This week brings the premiere of two radically different, but equally stimulating shows. FX's disturbing, inventive American Horror Story returns for a new installment Wednesday. Also on Wednesday, Hulu will present its new rom-com, Casual, a surprisingly intelligent show about dating for thirtysomethings.
American Horror Story: Hotel seems to have all the ingredients of a memorable horror classic.
Driven by a great goth sound track of funereal dirges by Joy Division and Bauhaus, the fifth incarnation of the anthology series features an unforgettable performance by Lady Gaga - at turns stunning and creepy, beautiful and grotesque - as a vampire countess who rules over an assortment of monstrous atrocities at a gorgeous art deco hotel in Los Angeles called the Hotel Cortez.
Hotel premieres at 10 p.m. Wednesday with an extended, 62-minute episode.
Lady Gaga's oversexed character shares her bed with her protege, Donovan, an ex-heroin addict played by White Collar's beautiful Matt Bomer. They make for a striking couple, reminiscent of the vampiric couple played by David Bowie and Catherine Deneuve in Tony Scott's The Hunger as they pick up young, beautiful men and women to seduce, kill, and consume.
But the Gaga-Bomer dyad is merely one weave in a far grander tapestry of heterogeneous couples and duos who make up the crimson-red fabric of Ryan Murphy and Brad Falchuk's show this season. (Almost all the characters in Hotel are matched up in pairs.)
The overall picture is just a little too busy, too dense. The first episode of Hotel - the only one available to critics - is so busy trying to set up its divergent cast of characters it ends up being confusing and exhausting.
It's a maddening mess the following episodes need to untangle. And I hope they do so in a gentler fashion. AHS has never been afraid to pile on the gore, but the violence in Hotel is excessive even by the show's standards.
Hotel features a slew of beloved AHS regulars as the monstrous denizens of the Cortez, including Denis O'Hare as the cross-dressing bellboy Liz Taylor, Sarah Paulson as the ghostly Hypodermic Sally, Lily Rabe as serial killer Aileen Wuornos, and Kathy Bates as hotel manager Iris, whose job it is to ensure the vampires get a steady, fresh, well-fed supply of victims.
The monsters are counterbalanced by Detective John Lowe (AHS newcomer Wes Bentley). He's hot on the trail of a serial killer who uses vicious, metal sex toys on his victims.
Murphy and Falchuk have yet to disappoint. Despite its many apparent problems, Hotel has the potential to become another AHS winner.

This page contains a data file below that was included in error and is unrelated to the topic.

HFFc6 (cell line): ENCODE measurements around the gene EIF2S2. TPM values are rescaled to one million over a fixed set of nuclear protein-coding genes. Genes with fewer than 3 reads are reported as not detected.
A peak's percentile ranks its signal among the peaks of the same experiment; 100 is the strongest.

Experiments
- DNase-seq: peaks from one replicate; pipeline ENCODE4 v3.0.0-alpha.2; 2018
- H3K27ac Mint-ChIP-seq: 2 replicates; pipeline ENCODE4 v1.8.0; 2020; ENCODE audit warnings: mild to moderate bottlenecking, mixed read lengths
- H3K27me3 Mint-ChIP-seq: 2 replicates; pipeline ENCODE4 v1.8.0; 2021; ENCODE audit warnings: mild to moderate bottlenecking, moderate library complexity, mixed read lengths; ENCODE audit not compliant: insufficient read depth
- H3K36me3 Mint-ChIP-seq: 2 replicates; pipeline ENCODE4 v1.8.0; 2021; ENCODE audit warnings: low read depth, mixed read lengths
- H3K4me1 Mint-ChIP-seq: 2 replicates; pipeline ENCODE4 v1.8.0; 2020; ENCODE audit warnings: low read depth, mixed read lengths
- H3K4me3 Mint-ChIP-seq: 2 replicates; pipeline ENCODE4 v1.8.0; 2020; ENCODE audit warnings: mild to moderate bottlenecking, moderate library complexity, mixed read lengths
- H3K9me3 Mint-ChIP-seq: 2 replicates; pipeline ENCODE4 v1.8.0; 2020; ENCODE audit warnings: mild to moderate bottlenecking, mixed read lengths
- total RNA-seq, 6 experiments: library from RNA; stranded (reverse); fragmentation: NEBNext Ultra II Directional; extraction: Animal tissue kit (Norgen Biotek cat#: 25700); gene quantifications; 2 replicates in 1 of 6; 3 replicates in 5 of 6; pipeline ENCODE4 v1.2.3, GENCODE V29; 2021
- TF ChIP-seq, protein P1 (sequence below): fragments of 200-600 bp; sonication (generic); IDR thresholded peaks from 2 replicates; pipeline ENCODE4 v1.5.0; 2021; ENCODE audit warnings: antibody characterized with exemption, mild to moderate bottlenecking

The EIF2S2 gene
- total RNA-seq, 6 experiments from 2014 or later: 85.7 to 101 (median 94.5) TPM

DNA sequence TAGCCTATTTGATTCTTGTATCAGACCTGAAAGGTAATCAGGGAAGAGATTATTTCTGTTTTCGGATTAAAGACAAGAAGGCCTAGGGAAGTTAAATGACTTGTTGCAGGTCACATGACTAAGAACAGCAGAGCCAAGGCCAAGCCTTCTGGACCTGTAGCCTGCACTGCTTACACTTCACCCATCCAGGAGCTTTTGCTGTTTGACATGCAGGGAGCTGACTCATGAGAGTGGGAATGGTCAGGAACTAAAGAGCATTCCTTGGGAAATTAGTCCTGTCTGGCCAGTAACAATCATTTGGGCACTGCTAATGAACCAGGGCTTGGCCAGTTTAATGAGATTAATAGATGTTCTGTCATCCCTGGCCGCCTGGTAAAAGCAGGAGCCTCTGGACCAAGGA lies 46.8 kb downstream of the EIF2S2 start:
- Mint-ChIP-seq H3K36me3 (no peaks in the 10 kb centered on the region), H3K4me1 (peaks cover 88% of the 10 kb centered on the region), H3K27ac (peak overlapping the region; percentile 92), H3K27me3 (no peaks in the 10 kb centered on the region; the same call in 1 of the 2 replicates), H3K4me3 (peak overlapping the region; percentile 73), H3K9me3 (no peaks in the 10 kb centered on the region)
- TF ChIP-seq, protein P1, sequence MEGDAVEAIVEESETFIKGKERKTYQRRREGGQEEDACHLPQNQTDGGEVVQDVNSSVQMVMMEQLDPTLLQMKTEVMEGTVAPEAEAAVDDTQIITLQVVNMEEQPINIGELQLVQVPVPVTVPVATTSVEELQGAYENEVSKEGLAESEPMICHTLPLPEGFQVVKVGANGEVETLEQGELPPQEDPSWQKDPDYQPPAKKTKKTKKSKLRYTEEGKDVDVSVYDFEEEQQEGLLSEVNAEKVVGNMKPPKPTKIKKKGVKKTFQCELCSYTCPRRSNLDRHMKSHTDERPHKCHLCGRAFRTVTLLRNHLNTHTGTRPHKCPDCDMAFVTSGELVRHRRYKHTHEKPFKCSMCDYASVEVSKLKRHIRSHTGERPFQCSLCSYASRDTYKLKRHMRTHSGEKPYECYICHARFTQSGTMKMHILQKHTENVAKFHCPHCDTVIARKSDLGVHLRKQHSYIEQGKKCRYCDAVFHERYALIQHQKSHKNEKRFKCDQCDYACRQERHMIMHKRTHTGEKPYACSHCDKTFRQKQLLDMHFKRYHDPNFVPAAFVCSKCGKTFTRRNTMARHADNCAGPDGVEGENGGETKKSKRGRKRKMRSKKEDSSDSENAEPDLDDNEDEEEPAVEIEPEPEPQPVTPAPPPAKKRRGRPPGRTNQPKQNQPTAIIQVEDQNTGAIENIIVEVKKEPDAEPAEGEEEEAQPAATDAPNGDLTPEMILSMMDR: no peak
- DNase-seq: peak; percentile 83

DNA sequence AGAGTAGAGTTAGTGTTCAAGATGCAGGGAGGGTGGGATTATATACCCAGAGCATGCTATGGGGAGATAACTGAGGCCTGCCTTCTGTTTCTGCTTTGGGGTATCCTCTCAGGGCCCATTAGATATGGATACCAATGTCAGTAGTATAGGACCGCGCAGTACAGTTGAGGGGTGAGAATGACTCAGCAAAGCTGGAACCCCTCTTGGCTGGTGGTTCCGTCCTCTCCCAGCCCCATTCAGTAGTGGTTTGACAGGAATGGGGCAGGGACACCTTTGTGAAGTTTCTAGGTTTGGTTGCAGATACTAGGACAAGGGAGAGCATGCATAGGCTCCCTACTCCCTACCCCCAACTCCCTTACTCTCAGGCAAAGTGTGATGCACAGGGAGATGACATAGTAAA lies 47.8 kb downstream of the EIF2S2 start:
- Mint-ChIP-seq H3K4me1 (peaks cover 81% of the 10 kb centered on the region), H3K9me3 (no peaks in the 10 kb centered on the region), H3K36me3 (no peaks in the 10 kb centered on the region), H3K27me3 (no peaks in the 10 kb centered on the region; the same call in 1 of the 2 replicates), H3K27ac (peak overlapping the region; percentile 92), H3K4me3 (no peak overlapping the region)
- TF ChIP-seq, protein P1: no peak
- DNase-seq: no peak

Writer-director Jason Reitman (Juno, Up in the Air) brings his quirky, subtle, wry sense of humor to the small screen with Casual, an immensely likable rom-com about dating and sex that's refreshingly frank and intelligent.
The 10-episode comedy premieres Wednesday on Hulu, which will post a new episode each week.
Michaela Watkins, a member of the acclaimed Groundlings troupe in Los Angeles, stars as Valerie, a recently divorced 39-year-old therapist and single mother who left her husband after she caught him having sex with a 20-year-old.
At loose ends, Valerie nd her 16-year-old daughter, Laura (Tara Lynne Barr), move in with Valerie's brother Alex (Tommy Dewey), who has made a killing by creating a dating site.
A confirmed bachelor with commitment issues, he uses his site to hook up with a different woman each week. But he's also eager to help his sis, so Alex puts her profile on the site.
Casual, which also follows Laura's remarkably liberated sex life, is miles apart from the typical network sitcom. It's about intelligent, well-read people who actually speak like intelligent, well-read people.
In each episode, Valerie faces a new dating hurdle.
In the opener, she decides to handle her first disastrous post-marriage date by taking a random guy home for a one-night stand. When he's accosted by Alex the next morning, the guy admits he wasn't able to perform. Ever the helpful dude, Alex decides to fix him up with a few loose women to get his confidence up. Once he feels better about himself, Alex explains, he can ask Valerie out again.
In another episode, Valerie's twentysomething secretary coaches her on how to pick up a young, hot bartender.
Casual, which features salty language, is a smart, grown-up show for grown-ups who know the sexiest organ humans possess is the brain.
American Horror Story: Hotel
Premieres at 10 p.m. Wednesday on FX.
Hulu (www.hulu.com) will post new episodes each Wednesday.